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From: Charles R Spinner <cspinner@netcom.com>
Newsgroups: soc.culture.zimbabwe,soc.culture.african.american,soc.culture.african
Subject: Africa: Minding Your Health
Date: Wed, 26 Feb 2003 00:04:32 -0800
Message-ID: <lrro5vosirnvvciepe2m4ggis1ahlgvuju@4ax.com>

U.S. Told To Quit Tobacco Talks

CBS, 25 February 2003

The Dept. of Health and Human Services estimates smoking-related diseases claim 1,200 American lives each day. (AP)

(CBS) Accusing President Bush’s administration of being beholden to cigarette multinationals, a coalition of American medical groups demanded that the United States withdraw altogether from international anti-tobacco negotiations and stop sabotaging the planned treaty.

Just days away from the scheduled completion of the talks, Thailand, Saudi Arabia and other developing countries complained that the U.S. delegation was using strong-arm tactics and financial threats to try to force through its will.

At this critical juncture, the United States government is working methodically to weaken virtually every aspect of this treaty, said John Seffrin, chief executive officer of the American Cancer Society. We call on the U.S. government to observe the first rule of the Hippocratic Oath: Do No Harm.

The time has come for the United States to stand aside and allow the rest of the world to complete a treaty strong enough to change the course of the tobacco epidemic, Seffrin said.

A U.S. delegate rejected the criticism and said his team was negotiating in good faith.

Government representatives have until Friday to agree on the so-called Framework Convention on Tobacco Control.

Since negotiations opened in October 1999, more than 13.3 million people have died of cancer, heart disease and other smoking related ailments. The World Health Organization, which is sponsoring the talks, expects the annual toll to soar to 10 million by 2030 because of a surge in deaths in China and other developing countries.

The vast majority of countries want the treaty to introduce sweeping restrictions against tobacco, including a total advertising ban and tough labeling controls to introduce graphic images of health problems and to stop use of terms such as mild and light.

Developing nations also want the agreement to state that health should be given priority over trade in international law—thus protecting them from potential U.S. action in the World Trade Organization if they try to impose restrictions on cigarette imports.

The United States—home to the world’s biggest cigarette exporter, Philip Morris—has flatly rejected an advertising ban, saying it would violate constitutional principles of free speech. In view of this, the current draft text would allow countries with constitutional objections to impose restrictions, while other nations would introduce a complete ban after three years.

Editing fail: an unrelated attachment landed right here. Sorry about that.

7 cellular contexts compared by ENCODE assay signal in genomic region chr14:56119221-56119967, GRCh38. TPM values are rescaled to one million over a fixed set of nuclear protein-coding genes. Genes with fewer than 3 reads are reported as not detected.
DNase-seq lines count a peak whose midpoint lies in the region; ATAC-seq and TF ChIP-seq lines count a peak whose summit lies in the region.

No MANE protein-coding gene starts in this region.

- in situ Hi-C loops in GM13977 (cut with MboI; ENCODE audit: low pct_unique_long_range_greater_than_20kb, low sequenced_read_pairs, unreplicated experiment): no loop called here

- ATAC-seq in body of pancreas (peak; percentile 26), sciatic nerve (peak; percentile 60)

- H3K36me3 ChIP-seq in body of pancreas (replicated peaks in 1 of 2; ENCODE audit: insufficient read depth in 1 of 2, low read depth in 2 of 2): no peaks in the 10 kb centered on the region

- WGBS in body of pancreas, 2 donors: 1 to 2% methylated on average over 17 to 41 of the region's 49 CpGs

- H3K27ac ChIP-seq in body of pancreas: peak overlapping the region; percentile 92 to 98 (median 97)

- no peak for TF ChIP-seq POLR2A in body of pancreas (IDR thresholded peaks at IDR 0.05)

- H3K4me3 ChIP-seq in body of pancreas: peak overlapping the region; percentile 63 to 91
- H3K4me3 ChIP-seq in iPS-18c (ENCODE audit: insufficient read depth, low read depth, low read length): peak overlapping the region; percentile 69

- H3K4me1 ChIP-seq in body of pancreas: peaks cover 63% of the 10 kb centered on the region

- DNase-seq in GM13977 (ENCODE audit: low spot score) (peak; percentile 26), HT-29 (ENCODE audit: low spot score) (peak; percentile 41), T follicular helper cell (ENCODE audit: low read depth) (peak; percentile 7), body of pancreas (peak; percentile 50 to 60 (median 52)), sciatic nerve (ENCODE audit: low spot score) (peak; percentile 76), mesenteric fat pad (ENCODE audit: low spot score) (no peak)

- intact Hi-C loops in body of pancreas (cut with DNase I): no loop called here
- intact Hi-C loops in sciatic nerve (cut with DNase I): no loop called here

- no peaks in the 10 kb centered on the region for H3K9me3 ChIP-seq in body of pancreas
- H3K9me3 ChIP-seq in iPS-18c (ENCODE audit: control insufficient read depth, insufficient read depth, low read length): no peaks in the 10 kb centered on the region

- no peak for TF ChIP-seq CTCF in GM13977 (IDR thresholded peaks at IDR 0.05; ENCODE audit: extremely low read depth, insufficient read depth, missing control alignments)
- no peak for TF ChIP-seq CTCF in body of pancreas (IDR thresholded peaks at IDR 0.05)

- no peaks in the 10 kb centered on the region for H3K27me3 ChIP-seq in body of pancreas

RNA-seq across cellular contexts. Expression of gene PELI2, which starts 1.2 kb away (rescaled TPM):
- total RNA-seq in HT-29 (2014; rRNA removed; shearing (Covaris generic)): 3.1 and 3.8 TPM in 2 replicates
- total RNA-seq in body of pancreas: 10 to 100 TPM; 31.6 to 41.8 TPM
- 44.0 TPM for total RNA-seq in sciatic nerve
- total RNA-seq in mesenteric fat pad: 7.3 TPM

But there is particular anger at perceived U.S. attempts to water down many other parts of the treaty—such as on labeling—and insistence on the right to use reservations to exempt it from individual provisions it doesn’t like.

Thailand’s Hatai Chitanondh said that the U.S. delegation had told the meeting that it would stop funding anti-tobacco programs and transferring know-how if it didn’t get its way on exemptions.

It’s very arrogant, complained Chitanondh. The United States has the technology and sophisticated tobacco control programs and yet they are behaving like this toward the rest of the world.

A member of Saudi Arabia’s delegation, who asked not to be identified, said his government took offense at a U.S. State Department letter stressing that the tobacco treaty should not seek to undermine the WTO’s free trade provisions.

At the outset of the talks, U.S. Health and Human Services Secretary Tommy Thompson said the United States was fully committed to a strong and dynamic treaty.

The American health groups disagreed.

I am ashamed of the role my government has played in the negotiations, said Alfred Munzer of the American Lung Association.

It has clearly sacrificed long-term improvement in global public health to serve the interests of an industry whose product is responsible for four million deaths annually from cancer, heart disease and emphysema.

In a public statement last year, Pechacek said current estimates put the human cost of American smoking at half a million lives a year and the financial tab at more than $157 billion. Smoking-related diseases are believed to kill about 1,200 Americans a day.